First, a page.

Vayigash: making peace is a process with which we have to keep faith, however unlikely it may seem

Making peace between two hurt and damaged parties must be one of the hardest activities in the world. Often, simply the absence of war must be enough for us, something which may look like peace but which is a far more shallowly rooted plant than we would like to acknowledge.

Sidra Vayigash tells the story of the making of peace between brothers – not a new story in the book of Genesis, and when one looks closely not even a real and complete peace – but at least it is more than the simple absence of war.

The sidra opens with the encounter between the powerful Egyptianised Joseph and his distraught and powerless older brother Judah. Judah cannot bear having to return to his father to tell him that Benjamin, only remaining son of Rachel, is held hostage in Egypt. With an impassioned speech he offers himself as hostage instead. This has an unexpected result – the man before him cries loudly and reveals himself to be the long lost boy who had been so hated by his older brothers they had thrown him into a pit to die a slow and pitiless death, but who had been rescued from that fate and sold into slavery instead. Now he stands before them, the second most powerful man in Egypt, and he is weeping and embracing them and forgiving them and even suggesting that everything had been God’s plan – they bear no fault for what they did.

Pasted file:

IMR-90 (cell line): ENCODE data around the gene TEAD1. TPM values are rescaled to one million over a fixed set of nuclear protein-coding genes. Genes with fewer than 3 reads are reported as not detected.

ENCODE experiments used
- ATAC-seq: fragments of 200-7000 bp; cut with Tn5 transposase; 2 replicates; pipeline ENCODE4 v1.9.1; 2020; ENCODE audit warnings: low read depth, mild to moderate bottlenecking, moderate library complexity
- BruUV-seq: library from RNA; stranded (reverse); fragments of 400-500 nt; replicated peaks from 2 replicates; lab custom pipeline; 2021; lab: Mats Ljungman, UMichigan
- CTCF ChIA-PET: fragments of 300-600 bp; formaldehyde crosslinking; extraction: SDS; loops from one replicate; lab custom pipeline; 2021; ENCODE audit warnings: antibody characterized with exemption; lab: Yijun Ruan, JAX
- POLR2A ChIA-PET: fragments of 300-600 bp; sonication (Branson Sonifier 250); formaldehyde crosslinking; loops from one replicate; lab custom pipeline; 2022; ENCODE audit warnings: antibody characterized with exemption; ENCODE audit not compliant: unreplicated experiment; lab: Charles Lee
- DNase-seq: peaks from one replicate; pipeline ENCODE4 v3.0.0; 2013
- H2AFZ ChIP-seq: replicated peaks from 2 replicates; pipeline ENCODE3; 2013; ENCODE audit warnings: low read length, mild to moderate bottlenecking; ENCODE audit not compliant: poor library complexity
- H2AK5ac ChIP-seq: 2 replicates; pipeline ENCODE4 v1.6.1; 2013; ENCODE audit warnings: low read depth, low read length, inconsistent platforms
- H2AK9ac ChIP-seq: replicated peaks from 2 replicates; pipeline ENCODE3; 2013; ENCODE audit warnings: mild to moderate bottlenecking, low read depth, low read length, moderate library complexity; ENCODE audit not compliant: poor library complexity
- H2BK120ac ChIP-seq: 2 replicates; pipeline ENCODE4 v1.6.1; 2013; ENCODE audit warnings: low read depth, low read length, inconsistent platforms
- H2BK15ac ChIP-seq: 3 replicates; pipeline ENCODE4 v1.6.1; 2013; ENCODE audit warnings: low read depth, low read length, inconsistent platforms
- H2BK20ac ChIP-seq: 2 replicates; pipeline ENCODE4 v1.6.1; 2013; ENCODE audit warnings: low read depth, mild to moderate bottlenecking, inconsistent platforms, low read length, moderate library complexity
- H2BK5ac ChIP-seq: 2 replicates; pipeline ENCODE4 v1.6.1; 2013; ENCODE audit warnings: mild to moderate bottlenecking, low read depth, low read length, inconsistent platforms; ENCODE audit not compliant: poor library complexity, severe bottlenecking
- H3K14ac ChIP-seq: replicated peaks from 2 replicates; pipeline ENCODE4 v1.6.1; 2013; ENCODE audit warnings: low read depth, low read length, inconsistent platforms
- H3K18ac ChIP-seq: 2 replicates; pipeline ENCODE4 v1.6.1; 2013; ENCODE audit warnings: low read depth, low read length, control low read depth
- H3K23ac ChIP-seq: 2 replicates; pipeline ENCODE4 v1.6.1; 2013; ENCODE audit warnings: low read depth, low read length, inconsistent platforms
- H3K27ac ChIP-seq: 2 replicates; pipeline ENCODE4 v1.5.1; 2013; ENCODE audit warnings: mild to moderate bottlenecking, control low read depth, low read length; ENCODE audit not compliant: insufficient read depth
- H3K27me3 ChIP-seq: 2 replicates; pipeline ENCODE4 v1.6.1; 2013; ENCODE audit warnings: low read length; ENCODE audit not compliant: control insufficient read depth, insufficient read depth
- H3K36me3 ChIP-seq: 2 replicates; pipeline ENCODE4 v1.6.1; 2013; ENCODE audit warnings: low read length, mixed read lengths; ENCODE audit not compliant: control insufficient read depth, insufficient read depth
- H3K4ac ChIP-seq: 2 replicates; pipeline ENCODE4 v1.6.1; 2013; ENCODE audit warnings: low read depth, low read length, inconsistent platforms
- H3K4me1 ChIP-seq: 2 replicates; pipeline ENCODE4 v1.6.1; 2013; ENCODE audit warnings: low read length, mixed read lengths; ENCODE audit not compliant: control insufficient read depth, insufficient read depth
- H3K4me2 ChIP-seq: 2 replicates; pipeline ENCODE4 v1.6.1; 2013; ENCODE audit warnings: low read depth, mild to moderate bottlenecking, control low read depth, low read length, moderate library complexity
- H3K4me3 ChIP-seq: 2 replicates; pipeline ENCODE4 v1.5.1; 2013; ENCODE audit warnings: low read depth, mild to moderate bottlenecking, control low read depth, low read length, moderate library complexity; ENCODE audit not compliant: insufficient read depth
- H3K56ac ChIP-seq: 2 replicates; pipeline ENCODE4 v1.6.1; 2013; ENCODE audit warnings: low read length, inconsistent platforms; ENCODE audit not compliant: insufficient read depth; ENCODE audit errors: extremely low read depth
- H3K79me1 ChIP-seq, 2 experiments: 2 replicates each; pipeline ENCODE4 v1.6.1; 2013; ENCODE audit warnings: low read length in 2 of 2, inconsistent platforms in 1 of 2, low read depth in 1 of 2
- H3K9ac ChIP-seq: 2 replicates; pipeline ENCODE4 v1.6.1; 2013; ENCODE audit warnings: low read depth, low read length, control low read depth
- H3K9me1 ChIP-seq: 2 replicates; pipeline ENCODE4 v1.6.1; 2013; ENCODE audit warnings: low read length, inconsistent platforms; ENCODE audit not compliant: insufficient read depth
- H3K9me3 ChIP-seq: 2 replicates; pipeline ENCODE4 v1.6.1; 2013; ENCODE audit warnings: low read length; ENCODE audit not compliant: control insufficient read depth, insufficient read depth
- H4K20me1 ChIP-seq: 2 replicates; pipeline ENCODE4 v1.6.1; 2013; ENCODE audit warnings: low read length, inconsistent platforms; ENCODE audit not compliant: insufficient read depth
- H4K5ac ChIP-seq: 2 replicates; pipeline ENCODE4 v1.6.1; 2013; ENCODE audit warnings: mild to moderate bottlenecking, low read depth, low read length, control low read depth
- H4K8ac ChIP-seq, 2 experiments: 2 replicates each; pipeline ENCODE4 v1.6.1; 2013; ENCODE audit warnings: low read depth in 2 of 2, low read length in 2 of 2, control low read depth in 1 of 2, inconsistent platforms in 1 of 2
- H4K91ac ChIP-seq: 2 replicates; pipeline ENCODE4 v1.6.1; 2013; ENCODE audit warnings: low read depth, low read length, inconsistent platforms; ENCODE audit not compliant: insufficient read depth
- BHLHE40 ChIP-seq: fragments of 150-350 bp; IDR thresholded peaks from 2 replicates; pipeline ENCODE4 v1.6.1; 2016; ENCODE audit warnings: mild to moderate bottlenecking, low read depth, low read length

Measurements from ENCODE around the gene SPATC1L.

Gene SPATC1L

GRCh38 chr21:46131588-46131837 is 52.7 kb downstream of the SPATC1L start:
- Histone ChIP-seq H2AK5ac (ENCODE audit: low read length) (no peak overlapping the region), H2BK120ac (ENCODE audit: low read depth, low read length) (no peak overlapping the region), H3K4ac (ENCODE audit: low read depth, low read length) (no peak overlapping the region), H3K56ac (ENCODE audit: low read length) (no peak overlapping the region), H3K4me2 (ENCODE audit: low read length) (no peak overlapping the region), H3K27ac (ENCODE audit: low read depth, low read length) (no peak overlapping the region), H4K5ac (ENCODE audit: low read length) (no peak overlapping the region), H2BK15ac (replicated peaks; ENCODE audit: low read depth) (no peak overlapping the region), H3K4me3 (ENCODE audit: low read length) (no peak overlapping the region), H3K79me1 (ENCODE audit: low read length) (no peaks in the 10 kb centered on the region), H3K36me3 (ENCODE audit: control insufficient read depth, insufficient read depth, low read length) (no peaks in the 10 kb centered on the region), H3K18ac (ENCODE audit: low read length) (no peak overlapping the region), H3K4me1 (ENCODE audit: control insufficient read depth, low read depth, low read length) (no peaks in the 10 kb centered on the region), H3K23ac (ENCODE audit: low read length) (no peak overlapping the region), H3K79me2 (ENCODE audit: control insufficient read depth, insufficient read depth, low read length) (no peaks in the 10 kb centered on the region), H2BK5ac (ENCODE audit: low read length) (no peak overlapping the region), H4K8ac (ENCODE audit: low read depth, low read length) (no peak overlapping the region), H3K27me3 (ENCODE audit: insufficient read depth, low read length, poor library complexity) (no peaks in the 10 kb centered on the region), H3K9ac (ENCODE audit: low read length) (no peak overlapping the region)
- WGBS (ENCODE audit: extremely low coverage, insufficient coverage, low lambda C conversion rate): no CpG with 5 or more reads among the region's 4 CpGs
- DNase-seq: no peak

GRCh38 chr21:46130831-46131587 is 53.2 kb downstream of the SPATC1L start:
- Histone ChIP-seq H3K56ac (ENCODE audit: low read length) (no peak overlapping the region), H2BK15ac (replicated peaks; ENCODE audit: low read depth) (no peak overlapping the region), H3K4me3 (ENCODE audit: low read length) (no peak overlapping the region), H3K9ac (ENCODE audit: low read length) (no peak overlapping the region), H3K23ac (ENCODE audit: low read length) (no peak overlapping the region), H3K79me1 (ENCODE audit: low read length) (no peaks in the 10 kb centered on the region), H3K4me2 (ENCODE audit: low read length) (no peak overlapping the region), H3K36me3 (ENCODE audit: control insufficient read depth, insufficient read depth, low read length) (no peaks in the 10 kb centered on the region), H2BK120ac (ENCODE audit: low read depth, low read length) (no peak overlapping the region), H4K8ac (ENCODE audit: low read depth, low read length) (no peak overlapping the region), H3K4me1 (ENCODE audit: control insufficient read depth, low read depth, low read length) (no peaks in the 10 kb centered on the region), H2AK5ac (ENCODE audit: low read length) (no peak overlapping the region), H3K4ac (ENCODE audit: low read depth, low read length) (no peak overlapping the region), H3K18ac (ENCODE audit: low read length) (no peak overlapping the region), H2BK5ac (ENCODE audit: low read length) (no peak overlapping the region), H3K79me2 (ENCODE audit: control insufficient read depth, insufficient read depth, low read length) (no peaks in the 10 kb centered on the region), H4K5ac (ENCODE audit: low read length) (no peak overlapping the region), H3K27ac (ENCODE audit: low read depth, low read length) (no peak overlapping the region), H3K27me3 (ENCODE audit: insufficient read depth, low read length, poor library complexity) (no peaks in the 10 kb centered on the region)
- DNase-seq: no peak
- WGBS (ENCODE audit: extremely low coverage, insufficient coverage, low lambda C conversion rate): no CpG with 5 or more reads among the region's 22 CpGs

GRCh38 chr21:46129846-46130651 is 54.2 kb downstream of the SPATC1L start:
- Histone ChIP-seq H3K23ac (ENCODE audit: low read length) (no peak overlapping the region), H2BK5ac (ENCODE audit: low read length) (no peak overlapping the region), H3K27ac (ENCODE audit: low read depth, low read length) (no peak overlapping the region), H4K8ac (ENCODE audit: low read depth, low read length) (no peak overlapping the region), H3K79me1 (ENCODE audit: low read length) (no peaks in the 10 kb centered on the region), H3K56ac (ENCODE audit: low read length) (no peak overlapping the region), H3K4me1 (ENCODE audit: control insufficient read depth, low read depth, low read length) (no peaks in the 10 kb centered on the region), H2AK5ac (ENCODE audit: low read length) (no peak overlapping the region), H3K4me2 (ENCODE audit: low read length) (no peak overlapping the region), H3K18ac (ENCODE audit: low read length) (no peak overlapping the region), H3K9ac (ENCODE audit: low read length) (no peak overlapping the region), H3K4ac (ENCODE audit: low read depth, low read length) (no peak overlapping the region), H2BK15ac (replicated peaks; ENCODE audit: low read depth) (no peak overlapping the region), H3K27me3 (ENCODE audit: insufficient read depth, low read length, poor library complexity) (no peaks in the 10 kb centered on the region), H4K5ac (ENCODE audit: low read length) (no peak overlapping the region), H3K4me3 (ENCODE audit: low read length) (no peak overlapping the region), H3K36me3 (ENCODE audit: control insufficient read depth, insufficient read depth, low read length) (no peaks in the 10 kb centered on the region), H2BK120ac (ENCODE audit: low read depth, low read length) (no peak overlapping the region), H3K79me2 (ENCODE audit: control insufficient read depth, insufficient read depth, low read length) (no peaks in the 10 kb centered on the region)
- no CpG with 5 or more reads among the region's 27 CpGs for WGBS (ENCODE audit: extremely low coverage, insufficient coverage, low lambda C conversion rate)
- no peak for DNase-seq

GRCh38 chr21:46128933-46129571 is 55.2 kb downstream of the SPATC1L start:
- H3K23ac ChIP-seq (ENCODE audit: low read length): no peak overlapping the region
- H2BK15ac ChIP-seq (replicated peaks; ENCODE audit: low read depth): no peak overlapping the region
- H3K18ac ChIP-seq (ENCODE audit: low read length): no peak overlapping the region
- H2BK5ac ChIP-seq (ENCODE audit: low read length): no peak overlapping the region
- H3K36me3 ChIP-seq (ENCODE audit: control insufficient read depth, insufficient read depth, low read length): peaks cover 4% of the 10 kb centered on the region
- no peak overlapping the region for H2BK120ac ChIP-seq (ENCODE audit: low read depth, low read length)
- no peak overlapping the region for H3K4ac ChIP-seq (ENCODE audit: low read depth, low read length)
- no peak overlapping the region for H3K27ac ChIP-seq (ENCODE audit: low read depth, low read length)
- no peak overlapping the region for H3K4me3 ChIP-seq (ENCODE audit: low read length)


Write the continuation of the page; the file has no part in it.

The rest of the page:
This is the third meeting of the brothers with Joseph, and one has to ask – what finally prompted him to reveal himself and to effect reconciliation with them? Up till now he had treated them quite cruelly – accusing them of being spies, demanding that Benjamin be brought to Egypt, framing Benjamin as a thief and in an act of summary justice ruling that Benjamin must remain in Egypt, leaving his father totally bereft.

What is the riddle enmeshed within the story for us to untangle here? Is it about revenge? About justice? About the ongoing quest for repentance and forgiveness? And if so, is there real repentance and can we say that there is real forgiveness?

The whole of the book of Genesis speaks of rivalry between siblings, of the terrible situations such jealousy can cause; about the ways that people can continue to live with a partial resolution, and about the quest for a real resolution.

Here in Vayigash comes the resolution par excellence – but even this is not some fairy tale ending, but a qualified and measured response which is part of a longer process.